Clinical Staging

As with other cancers, clinical staging of neuroblas-toma is useful for prognostication and for comparing results of treatments carried out by different groups. Staging is a particularly important factor for classifying cases as intermediate risk. The issue is straightforward for infants with classic stage 4, which is one of the most obvious and dramatic clinical pictures in oncology: a previously well baby becomes irritable and is found to harbor a large abdominal tumor, sizeable metastatic deposits in bones, and numerous syn-cytial clumps of tumor cells in bone marrow. Other major phenotypes within the intermediate-risk category, however, are dependent on features of the primary tumor. For example, tumor resectability is a key factor in distinguishing stage 3 (intermediate risk)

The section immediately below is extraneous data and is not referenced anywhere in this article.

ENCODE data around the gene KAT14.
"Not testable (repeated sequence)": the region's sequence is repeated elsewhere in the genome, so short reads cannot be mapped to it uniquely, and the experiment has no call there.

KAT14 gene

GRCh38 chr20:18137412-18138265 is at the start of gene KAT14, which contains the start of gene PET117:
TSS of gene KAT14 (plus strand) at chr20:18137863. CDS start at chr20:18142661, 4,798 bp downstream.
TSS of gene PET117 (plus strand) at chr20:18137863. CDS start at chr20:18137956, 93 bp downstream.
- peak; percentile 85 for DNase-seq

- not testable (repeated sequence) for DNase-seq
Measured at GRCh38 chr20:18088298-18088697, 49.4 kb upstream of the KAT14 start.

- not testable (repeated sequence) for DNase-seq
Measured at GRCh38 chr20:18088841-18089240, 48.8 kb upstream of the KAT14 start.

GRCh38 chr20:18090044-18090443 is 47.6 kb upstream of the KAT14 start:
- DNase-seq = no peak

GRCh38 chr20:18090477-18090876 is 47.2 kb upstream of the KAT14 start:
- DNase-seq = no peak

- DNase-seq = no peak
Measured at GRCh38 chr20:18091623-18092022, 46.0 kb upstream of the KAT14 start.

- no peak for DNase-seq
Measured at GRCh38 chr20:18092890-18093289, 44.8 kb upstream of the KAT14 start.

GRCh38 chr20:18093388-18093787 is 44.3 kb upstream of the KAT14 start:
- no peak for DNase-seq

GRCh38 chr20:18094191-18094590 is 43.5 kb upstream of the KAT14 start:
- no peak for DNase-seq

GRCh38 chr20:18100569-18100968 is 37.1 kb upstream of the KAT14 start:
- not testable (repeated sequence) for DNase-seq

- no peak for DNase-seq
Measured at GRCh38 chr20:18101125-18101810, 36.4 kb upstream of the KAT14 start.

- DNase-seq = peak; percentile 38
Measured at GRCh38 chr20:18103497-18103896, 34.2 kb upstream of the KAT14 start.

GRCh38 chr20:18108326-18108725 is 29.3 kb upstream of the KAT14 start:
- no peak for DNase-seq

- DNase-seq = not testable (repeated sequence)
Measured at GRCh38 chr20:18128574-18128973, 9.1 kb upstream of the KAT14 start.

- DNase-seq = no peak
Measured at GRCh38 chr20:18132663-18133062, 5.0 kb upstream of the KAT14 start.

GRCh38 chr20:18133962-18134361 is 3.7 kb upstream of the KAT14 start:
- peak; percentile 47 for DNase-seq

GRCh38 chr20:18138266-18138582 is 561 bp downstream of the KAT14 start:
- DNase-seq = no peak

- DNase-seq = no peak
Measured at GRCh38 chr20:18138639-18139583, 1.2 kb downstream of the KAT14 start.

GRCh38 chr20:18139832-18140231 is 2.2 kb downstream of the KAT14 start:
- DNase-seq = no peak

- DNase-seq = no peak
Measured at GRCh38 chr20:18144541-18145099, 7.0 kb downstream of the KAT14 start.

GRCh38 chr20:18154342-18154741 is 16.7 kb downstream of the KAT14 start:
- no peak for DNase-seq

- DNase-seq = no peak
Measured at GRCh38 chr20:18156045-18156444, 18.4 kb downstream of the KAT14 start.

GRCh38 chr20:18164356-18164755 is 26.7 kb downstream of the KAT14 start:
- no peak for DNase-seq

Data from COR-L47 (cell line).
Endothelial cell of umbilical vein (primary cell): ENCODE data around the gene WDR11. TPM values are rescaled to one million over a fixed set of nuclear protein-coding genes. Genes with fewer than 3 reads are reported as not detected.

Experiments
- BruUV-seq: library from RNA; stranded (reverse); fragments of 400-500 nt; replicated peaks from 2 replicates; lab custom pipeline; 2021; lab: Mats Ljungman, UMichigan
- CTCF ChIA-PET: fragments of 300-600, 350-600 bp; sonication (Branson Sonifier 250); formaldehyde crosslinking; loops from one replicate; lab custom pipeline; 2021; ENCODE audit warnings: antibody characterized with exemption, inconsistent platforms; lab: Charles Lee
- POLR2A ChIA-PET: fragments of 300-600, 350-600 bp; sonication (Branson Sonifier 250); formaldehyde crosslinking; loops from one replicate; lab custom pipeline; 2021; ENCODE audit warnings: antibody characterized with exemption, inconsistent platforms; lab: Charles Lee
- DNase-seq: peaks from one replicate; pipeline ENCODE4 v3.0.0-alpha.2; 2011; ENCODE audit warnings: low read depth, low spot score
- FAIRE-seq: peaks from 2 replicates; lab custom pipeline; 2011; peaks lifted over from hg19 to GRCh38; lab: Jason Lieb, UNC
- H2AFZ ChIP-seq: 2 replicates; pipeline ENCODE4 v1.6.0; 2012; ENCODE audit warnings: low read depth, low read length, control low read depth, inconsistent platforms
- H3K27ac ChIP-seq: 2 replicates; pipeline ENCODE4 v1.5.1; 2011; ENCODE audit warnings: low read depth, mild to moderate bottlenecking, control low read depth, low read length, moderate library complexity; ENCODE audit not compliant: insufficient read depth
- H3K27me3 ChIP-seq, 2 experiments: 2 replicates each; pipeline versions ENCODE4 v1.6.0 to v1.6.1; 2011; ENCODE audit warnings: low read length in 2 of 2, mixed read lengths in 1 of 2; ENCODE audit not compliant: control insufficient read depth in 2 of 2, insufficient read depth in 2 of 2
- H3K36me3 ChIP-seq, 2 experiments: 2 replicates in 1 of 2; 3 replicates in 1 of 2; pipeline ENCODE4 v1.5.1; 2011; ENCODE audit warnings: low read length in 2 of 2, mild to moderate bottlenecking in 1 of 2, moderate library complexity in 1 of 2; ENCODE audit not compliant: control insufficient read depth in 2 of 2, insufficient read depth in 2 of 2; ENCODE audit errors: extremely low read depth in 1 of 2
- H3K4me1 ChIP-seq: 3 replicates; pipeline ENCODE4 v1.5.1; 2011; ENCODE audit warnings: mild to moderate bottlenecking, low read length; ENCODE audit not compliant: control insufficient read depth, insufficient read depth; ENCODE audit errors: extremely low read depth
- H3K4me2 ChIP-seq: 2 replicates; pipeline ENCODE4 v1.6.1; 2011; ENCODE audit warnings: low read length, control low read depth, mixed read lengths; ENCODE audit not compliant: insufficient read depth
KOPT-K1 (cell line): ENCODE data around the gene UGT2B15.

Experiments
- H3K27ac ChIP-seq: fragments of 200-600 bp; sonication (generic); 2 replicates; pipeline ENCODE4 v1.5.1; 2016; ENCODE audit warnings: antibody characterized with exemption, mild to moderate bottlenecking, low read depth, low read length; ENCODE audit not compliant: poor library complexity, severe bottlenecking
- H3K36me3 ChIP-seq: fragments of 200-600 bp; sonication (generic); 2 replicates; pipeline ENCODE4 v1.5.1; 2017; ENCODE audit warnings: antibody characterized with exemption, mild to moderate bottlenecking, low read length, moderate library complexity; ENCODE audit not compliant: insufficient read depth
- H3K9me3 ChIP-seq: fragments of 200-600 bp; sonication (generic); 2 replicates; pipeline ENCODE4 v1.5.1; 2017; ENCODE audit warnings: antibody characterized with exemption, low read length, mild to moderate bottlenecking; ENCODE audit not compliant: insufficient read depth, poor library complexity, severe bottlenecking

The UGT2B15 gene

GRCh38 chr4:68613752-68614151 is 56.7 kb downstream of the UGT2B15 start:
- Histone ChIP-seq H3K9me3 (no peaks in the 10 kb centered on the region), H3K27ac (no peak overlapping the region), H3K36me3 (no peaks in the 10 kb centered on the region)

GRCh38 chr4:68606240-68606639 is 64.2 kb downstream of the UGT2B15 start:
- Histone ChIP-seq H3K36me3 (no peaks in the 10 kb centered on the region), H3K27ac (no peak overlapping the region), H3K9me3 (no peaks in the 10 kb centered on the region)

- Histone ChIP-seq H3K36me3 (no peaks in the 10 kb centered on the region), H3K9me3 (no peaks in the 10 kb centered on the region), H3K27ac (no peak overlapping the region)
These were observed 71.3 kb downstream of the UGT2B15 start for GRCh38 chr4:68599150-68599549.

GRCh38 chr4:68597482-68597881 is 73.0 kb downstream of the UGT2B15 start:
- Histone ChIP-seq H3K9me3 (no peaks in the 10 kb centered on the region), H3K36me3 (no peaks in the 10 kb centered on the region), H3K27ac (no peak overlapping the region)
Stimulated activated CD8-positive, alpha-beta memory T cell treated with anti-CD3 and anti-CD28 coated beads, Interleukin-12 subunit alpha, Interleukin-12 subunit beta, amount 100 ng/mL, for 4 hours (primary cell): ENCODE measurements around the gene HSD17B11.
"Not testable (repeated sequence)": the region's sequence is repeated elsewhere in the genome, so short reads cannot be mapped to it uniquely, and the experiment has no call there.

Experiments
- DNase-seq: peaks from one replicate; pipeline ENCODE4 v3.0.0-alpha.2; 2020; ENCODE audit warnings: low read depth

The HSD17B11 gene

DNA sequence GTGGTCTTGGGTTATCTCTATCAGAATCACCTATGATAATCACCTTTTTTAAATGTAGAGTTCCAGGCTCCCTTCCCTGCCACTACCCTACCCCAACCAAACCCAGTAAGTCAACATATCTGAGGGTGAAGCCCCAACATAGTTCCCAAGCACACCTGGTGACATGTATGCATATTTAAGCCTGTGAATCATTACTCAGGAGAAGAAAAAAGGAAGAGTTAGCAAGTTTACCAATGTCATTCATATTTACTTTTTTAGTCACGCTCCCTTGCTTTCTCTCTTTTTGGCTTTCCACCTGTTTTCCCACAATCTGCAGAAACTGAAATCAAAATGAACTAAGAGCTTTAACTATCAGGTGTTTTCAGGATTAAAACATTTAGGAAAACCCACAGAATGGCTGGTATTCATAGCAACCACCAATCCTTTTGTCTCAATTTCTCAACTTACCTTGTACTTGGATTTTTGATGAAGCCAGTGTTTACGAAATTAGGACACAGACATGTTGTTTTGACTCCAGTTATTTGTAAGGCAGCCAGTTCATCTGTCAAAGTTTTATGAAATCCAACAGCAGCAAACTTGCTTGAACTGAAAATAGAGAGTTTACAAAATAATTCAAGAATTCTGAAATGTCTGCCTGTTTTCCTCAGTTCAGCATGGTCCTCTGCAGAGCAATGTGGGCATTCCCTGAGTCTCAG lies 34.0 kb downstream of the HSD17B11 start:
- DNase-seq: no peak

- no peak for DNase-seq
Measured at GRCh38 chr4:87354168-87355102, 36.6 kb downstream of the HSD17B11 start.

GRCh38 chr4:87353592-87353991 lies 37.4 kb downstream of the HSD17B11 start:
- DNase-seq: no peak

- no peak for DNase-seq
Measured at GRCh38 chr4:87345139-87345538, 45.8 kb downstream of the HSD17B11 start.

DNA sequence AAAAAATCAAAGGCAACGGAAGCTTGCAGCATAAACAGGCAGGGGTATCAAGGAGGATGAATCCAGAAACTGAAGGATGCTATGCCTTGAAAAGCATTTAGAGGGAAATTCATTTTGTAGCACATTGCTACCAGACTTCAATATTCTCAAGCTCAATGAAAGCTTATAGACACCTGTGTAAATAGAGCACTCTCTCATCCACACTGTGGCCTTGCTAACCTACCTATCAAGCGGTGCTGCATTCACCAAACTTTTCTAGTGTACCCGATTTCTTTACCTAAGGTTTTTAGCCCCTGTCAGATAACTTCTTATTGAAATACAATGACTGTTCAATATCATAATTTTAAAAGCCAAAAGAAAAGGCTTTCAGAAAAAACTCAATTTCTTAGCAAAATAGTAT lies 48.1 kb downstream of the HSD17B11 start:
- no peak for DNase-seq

from stage-1 or stage-2 disease (low risk, no chemotherapy). Yet, tumor resectability is hard to determine by imaging studies and can be influenced by subjective factors such as a surgeon's experience and the acceptance by many oncologists and surgeons of the necessity to use chemotherapy to shrink a large tumor.

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